Omni-directional treadmill lets your legs do the game controlling

The Virtuix Omni is a multi-directional treadmill that can be paired with the Oculus Rift to create a fully immersive virtual reality.

Michelle Starr Science editor
Michelle Starr is CNET's science editor, and she hopes to get you as enthralled with the wonders of the universe as she is. When she's not daydreaming about flying through space, she's daydreaming about bats.
Michelle Starr
2 min read

The Virtuix Omni is a multi-directional treadmill that can be paired with the Oculus Rift to create a fully immersive virtual reality.

(Credit: Virtuix)

We've seen gaming treadmills before. They usually look like something you'd find in a gym, only with controllers or keyboards attached; at best, they seem like a clumsy solution, requiring further input to turn and only allowing you to walk and run.

A new piece of kit, though, not only lets you run and walk, but also turn in 360 degrees as well as crouch and jump, meaning a fully immersive experience — and a workout to boot, even tracking the energy you burn and the distance you travel. The Omni, two years in development by Virtuix, allows you to move naturally as though you were right there in a video game.

Able to be used with any game that uses a keyboard input, it consists of a grooved, concave platform, with a support ring and harness for safety and support.

The low-friction platform is paired with special shoes with pins on the soles. These fit into the grooves as the player moves around, keeping the player stable and preventing sliding sideways. As you play the game, sensors detect your movement, translating them into keystrokes that the game can understand — and, as demonstrated by the multitude of game demos on Virtuix's YouTube page, it works extraordinarily well.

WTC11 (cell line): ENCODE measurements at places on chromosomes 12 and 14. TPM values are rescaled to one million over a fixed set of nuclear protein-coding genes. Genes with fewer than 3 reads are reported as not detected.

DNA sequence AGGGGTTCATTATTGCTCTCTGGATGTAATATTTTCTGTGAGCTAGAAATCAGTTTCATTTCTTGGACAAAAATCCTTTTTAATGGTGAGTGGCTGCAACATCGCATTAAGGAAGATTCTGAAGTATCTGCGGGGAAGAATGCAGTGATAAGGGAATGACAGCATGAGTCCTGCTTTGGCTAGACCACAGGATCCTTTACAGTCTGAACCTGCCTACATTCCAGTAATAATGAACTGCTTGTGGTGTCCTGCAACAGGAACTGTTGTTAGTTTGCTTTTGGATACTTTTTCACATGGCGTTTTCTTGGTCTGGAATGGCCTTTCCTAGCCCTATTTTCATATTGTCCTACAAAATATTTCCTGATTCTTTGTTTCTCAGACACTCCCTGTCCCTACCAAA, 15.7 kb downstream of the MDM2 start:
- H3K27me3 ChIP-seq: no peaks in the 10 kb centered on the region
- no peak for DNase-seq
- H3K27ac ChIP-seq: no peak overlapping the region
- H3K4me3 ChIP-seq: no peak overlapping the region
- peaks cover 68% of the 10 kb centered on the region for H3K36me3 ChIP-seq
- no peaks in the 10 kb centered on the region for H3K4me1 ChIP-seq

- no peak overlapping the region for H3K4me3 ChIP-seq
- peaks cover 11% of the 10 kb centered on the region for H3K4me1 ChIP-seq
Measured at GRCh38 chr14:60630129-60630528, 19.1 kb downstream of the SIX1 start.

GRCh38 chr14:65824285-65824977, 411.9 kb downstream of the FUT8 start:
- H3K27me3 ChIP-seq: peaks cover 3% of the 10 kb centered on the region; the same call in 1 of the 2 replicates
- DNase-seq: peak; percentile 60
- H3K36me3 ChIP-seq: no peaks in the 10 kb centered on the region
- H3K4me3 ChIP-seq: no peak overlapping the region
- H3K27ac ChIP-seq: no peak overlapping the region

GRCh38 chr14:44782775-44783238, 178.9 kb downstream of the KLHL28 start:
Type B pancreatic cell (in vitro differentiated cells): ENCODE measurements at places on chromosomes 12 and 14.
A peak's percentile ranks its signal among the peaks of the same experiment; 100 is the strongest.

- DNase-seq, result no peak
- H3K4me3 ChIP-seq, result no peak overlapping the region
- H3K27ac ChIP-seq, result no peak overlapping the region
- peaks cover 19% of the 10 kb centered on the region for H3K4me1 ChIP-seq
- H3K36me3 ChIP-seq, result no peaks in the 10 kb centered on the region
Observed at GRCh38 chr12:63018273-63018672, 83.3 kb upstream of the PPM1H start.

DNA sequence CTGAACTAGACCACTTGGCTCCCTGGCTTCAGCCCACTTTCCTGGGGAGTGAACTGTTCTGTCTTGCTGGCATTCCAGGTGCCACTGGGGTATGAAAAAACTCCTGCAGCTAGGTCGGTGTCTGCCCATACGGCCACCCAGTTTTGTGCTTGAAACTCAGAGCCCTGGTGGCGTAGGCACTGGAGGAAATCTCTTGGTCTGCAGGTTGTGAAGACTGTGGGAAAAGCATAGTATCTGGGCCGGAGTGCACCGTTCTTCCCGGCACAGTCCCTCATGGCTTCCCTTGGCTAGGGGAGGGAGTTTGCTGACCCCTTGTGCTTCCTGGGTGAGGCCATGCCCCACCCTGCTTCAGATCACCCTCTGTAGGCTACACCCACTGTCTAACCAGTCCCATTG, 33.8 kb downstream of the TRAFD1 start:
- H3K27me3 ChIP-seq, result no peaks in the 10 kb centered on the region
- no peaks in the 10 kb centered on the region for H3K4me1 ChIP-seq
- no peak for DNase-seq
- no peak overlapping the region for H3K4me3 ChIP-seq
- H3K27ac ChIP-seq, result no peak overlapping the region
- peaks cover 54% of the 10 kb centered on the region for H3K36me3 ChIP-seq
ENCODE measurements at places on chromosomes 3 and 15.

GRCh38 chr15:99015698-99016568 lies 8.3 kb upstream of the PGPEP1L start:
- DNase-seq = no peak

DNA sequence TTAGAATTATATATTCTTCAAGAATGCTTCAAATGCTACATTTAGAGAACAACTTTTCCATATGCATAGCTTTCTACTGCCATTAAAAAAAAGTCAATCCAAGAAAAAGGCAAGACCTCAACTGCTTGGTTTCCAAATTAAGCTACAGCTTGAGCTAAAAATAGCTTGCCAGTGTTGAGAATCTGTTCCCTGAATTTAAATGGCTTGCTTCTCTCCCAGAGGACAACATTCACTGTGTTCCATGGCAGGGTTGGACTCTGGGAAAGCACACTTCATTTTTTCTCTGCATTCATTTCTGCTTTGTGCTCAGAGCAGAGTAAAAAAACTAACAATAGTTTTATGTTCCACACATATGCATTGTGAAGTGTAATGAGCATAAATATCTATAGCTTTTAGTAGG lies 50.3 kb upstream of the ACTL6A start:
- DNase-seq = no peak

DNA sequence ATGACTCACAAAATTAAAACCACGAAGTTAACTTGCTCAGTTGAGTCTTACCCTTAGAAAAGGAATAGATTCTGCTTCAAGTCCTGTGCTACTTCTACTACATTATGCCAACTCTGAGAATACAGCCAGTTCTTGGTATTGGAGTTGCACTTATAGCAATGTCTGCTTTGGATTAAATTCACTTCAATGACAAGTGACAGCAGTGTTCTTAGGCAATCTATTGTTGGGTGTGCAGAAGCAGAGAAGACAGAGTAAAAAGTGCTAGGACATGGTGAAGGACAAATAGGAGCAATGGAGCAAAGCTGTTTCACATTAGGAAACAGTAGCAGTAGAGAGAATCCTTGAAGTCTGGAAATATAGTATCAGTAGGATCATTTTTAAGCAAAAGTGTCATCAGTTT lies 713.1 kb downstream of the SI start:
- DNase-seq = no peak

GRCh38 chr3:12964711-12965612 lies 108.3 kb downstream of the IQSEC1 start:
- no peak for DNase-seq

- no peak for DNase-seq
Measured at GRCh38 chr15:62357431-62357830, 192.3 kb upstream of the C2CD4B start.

Paired with the Oculus Rift, with which it is fully compatible, it seems to create a whole new world.

"The Omni will free gamers from passive, seated gameplay, unleashing the full potential of virtual-reality gaming with the Oculus Rift and future head-mounted displays," Virtuix said on its website. "Gaming on a keyboard, mouse or gamepad while seated pales in comparison to the intense experience and fun that comes from actually walking, running and jumping in games."

And the best part is, it's designed to be affordable, with the base option going for US$249 on Kickstarter. Unfortunately, that tier is now completely sold out — but you can still grab it for as little as US$429, which still seems like a pretty good bargain to us.

Hurry up, though; with still a massive 46 days to go at time of writing, and only a handful of days in, the campaign has already raised US$575,351 of its US$150,000 goal, and completely sold out of the first six tiers of the treadmill.